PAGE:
Coming off just the second 40-point game in Coastal Carolina women’s basketball history, and with the spotlight on her as the team’s only senior on senior day, Jas Adams was looking to have a big afternoon Saturday against South Alabama.
Yet through three quarters, the Sun Belt Conference’s leading scorer had missed all seven of her field goal attempts and had just seven points from the free throw line. Not surprisingly, the Chanticleers trailed by nine points.
Undeterred, Adams would indeed make her final home game memorable and victorious.
Adams scored 12 consecutive points in the midst of an improbable 23-0 run to start the fourth quarter that propelled the Chants to a 71-56 win.
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“They played me pretty well, and I was trying to rush shots as well. Once I calmed down and relaxed, that changed in the fourth quarter,” Adams said. “I got to the rim and got fouled. I got to the free throw line, and I love free throws. They’re easy for me. I got there, got my rhythm back, got back in tune, and after that everything just fell for me.”
Three straight wins over Appalachian State, Troy and South Alabama – the latter two coming to the HTC Center with records of 8-4 and 8-5 in Sun Belt Conference play – have lifted Coastal to 14-12 on the season and 8-7 in the conference, and give the CCU women a 13-4 record at home this season.
The Chants trailed by 13 midway through the third quarter and were down 52-43 through three quarters before the 23-0 gave them a 14-point lead.
“A run like that is something you only usually see in championship games,” Adams said. “We were down 10 the whole game and before you knew it we were up.”
During Adams’ struggles, sophomore D.J. Williams carried the offense with 23 of her game-high 27 points before Adams hit her first field goal early in the fourth quarter.
Williams sparked a quick 7-0 run in the first 1:12 of the fourth quarter with a layin, dish to Naheria Hamilton for a three-point play and steal and layin.
Williams, who is fifth in the conference with 14.8 points per game, had scored just 19 points on 6-for-27 shooting in the previous two games combined.
“I told her she took two games off and I held it down, I said it’s your turn to score a lot this game and she came out strong,” Adams said. “She really stepped up and took over for me and I really appreciate it. It made my life a little bit easier.”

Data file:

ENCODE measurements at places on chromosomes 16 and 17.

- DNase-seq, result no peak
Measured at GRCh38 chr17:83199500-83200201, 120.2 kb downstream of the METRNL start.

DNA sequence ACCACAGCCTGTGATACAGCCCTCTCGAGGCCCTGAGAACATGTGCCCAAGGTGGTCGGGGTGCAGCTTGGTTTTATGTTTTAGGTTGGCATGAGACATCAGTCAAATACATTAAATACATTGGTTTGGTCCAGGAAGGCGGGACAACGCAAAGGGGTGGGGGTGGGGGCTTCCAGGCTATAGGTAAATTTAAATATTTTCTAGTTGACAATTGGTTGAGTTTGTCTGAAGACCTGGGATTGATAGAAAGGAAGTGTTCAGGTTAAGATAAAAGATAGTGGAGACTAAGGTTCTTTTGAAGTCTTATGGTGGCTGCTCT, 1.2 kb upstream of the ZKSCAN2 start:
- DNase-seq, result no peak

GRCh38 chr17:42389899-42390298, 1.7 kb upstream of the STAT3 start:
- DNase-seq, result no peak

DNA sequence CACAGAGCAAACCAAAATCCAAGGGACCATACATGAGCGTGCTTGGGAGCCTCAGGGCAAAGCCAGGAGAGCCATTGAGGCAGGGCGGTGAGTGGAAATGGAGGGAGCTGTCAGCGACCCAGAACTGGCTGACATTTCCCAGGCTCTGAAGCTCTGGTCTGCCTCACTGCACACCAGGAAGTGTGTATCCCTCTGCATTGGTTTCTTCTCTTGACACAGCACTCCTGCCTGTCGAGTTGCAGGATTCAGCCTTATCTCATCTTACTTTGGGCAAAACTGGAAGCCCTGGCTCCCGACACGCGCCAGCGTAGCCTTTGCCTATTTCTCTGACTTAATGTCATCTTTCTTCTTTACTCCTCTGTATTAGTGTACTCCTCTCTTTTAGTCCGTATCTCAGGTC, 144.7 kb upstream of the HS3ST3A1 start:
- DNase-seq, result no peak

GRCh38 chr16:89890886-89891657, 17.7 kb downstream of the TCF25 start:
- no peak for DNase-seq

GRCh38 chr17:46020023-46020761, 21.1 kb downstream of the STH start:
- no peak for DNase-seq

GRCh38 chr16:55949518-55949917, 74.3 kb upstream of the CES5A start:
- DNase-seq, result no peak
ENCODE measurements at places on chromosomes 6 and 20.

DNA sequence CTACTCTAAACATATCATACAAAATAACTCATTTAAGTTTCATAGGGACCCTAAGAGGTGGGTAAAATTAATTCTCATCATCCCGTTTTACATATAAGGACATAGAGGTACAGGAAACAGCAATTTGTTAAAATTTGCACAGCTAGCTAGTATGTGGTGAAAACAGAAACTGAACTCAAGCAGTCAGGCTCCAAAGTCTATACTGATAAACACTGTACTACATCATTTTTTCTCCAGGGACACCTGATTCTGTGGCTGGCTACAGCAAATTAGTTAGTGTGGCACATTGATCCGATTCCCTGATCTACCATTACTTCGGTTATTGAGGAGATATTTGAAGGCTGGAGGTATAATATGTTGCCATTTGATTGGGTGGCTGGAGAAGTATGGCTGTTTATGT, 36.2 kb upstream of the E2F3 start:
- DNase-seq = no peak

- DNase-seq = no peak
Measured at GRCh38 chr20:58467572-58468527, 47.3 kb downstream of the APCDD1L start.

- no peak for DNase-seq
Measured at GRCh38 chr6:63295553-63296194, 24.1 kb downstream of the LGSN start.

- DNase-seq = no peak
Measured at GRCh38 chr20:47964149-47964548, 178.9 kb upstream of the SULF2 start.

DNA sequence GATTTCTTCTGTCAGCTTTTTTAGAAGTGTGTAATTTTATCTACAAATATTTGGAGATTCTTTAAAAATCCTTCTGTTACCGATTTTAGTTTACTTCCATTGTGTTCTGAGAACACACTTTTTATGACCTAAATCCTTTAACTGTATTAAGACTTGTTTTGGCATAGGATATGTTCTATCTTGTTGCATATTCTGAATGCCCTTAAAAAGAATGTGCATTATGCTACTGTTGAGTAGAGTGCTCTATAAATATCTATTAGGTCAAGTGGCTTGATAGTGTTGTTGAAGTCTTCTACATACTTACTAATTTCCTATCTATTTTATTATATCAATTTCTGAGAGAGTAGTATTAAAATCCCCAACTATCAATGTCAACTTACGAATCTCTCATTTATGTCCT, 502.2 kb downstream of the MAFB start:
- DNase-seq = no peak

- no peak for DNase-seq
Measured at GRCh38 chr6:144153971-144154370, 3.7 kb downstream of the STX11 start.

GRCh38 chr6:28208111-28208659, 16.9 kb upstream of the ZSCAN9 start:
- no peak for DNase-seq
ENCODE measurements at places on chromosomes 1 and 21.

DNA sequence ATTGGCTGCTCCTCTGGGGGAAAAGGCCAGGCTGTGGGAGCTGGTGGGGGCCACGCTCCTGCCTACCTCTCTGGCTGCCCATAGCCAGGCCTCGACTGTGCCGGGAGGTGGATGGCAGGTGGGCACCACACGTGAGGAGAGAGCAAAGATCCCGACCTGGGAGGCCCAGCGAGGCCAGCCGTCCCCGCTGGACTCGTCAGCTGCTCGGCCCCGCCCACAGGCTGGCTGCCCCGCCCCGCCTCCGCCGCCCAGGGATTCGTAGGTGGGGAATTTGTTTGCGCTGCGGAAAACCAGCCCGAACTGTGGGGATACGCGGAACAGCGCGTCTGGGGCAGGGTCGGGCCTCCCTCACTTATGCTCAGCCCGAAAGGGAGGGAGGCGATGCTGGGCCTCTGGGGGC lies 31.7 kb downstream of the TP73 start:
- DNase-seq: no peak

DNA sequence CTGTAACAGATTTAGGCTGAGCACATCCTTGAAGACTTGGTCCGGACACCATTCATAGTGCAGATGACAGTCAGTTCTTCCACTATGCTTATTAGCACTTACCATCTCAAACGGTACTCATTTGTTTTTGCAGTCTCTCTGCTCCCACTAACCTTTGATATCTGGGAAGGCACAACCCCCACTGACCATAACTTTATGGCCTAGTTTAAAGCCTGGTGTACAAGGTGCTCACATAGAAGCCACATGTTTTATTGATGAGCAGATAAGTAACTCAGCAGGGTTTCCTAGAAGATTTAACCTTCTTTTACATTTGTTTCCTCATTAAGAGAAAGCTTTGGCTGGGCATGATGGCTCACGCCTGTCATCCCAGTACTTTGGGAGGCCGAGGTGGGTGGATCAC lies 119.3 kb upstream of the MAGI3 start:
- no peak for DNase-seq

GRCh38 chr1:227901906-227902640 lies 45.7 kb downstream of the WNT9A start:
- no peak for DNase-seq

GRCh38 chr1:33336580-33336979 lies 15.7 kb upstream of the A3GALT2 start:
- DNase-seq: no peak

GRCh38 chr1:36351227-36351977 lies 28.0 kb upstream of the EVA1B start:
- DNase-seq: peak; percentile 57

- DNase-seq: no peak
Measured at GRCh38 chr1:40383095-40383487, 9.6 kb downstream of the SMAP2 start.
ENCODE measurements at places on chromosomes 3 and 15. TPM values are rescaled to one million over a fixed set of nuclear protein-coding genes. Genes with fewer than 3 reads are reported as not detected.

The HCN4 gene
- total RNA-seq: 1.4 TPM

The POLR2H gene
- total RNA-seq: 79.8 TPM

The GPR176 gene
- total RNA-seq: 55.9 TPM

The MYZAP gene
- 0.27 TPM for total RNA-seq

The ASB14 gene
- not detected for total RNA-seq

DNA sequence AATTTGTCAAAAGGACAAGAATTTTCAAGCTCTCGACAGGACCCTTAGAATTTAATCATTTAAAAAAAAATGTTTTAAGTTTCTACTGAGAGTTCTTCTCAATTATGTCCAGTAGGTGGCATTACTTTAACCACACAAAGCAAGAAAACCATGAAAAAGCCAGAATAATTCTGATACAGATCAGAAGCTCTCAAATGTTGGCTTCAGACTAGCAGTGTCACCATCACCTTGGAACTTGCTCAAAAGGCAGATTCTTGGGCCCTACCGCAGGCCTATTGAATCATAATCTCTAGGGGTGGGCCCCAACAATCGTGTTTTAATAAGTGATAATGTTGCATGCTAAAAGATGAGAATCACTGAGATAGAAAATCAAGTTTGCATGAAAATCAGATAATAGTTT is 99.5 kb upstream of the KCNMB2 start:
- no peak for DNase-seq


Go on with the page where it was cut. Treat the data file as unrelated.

Adams broke out of her shooting slump in a big way to finish with 19 points.
In the span of 3:40, the Winston-Salem, N.C., native scored 12 consecutive points by hitting five of six shot attempts, including a pair of 3-pointers, to give Coastal a 62-52 lead.
Adams, who leads the Sun Belt with 18.7 points per game, scored 40 Thursday in a win over Troy to become just the second CCU woman to ever score 40 points in a game.
Though she came five points shy of Andrea Singleton’s single-game program record of 45 points set in 1985-86, she did set the HTC Center single-game CCU women’s scoring record, surpassing the 36 points scored by now CCU assistant coach A.J. Jordan in 2014-15, when Adams was a freshman on the team.
“It was pretty awesome. I still don’t believe it,” Adams said. “I wanted to beat A.J. Jordan’s record. She scored 36 and I wanted to beat that. I’ve tried to do it for many years. I only had two home games left so I had to shoot out. My teammates played a fantastic game and allowed me to get open.”
Adams finished Thursday night 9 of 18 from the field with six 3-pointers, and 16 of 21 at the free-throw line. She had just one point in the opening quarter but erupted for 18 points in the second and scored 21 in the second half. Adams also pulled in a team-leading 11 rebounds for her second double-double of the season.
“I couldn’t get to 45,” Adams said. “I was tired by then. But getting one [record] is good enough for me.”
Coastal takes to the road for its final three regular season games of the season Thursday at Little Rock, Saturday at Arkansas State and March 3 at Appalachian State. The Sun Belt Conference Tournament at Lakefront Arena in New Orleans begins March 6.
“We’re definitely going to try to keep this energy,” Adams said. “I keep telling everybody we’re on a mission, and they know what the mission is.”